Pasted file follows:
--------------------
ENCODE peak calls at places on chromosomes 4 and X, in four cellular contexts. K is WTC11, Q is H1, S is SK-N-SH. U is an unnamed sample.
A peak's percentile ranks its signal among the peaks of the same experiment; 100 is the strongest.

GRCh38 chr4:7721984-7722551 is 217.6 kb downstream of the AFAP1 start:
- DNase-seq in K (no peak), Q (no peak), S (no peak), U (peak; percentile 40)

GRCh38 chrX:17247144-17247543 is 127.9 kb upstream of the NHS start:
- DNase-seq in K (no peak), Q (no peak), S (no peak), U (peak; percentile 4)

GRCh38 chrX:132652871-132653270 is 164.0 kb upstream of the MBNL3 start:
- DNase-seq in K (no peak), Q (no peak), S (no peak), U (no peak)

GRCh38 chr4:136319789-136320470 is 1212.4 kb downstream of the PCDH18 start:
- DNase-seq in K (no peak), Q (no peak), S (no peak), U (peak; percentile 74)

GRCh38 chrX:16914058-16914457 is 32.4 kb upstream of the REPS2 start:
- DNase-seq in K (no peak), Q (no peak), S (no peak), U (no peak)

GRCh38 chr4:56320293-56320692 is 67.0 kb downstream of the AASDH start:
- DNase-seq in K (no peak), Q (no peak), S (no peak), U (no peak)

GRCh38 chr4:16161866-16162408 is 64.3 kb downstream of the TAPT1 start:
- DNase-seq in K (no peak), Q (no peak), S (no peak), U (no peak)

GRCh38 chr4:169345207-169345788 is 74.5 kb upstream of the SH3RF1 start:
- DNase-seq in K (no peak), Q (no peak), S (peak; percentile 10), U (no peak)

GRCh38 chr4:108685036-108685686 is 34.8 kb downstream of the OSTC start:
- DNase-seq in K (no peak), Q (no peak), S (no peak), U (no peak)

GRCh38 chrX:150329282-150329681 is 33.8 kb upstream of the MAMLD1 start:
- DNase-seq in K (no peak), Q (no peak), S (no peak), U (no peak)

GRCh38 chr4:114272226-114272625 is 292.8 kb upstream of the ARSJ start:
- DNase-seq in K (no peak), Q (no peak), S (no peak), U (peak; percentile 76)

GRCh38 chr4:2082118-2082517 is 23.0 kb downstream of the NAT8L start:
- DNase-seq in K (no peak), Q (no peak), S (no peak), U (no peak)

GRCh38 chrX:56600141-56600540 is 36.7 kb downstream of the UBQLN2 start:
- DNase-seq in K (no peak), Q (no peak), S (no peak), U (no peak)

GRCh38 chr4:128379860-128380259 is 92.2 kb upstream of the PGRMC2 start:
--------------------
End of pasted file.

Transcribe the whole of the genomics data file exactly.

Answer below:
ENCODE peak calls at places on chromosomes 4 and X, in four cellular contexts. K is WTC11, Q is H1, S is SK-N-SH. U is an unnamed sample.
A peak's percentile ranks its signal among the peaks of the same experiment; 100 is the strongest.

GRCh38 chr4:7721984-7722551 is 217.6 kb downstream of the AFAP1 start:
- DNase-seq in K (no peak), Q (no peak), S (no peak), U (peak; percentile 40)

GRCh38 chrX:17247144-17247543 is 127.9 kb upstream of the NHS start:
- DNase-seq in K (no peak), Q (no peak), S (no peak), U (peak; percentile 4)

GRCh38 chrX:132652871-132653270 is 164.0 kb upstream of the MBNL3 start:
- DNase-seq in K (no peak), Q (no peak), S (no peak), U (no peak)

GRCh38 chr4:136319789-136320470 is 1212.4 kb downstream of the PCDH18 start:
- DNase-seq in K (no peak), Q (no peak), S (no peak), U (peak; percentile 74)

GRCh38 chrX:16914058-16914457 is 32.4 kb upstream of the REPS2 start:
- DNase-seq in K (no peak), Q (no peak), S (no peak), U (no peak)

GRCh38 chr4:56320293-56320692 is 67.0 kb downstream of the AASDH start:
- DNase-seq in K (no peak), Q (no peak), S (no peak), U (no peak)

GRCh38 chr4:16161866-16162408 is 64.3 kb downstream of the TAPT1 start:
- DNase-seq in K (no peak), Q (no peak), S (no peak), U (no peak)

GRCh38 chr4:169345207-169345788 is 74.5 kb upstream of the SH3RF1 start:
- DNase-seq in K (no peak), Q (no peak), S (peak; percentile 10), U (no peak)

GRCh38 chr4:108685036-108685686 is 34.8 kb downstream of the OSTC start:
- DNase-seq in K (no peak), Q (no peak), S (no peak), U (no peak)

GRCh38 chrX:150329282-150329681 is 33.8 kb upstream of the MAMLD1 start:
- DNase-seq in K (no peak), Q (no peak), S (no peak), U (no peak)

GRCh38 chr4:114272226-114272625 is 292.8 kb upstream of the ARSJ start:
- DNase-seq in K (no peak), Q (no peak), S (no peak), U (peak; percentile 76)

GRCh38 chr4:2082118-2082517 is 23.0 kb downstream of the NAT8L start:
- DNase-seq in K (no peak), Q (no peak), S (no peak), U (no peak)

GRCh38 chrX:56600141-56600540 is 36.7 kb downstream of the UBQLN2 start:
- DNase-seq in K (no peak), Q (no peak), S (no peak), U (no peak)

GRCh38 chr4:128379860-128380259 is 92.2 kb upstream of the PGRMC2 start: